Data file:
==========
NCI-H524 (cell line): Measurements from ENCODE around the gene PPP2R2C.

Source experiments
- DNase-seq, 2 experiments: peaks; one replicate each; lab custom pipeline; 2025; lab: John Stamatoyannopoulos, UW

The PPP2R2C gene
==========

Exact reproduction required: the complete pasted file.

NCI-H524 (cell line): Measurements from ENCODE around the gene PPP2R2C.

Source experiments
- DNase-seq, 2 experiments: peaks; one replicate each; lab custom pipeline; 2025; lab: John Stamatoyannopoulos, UW

The PPP2R2C gene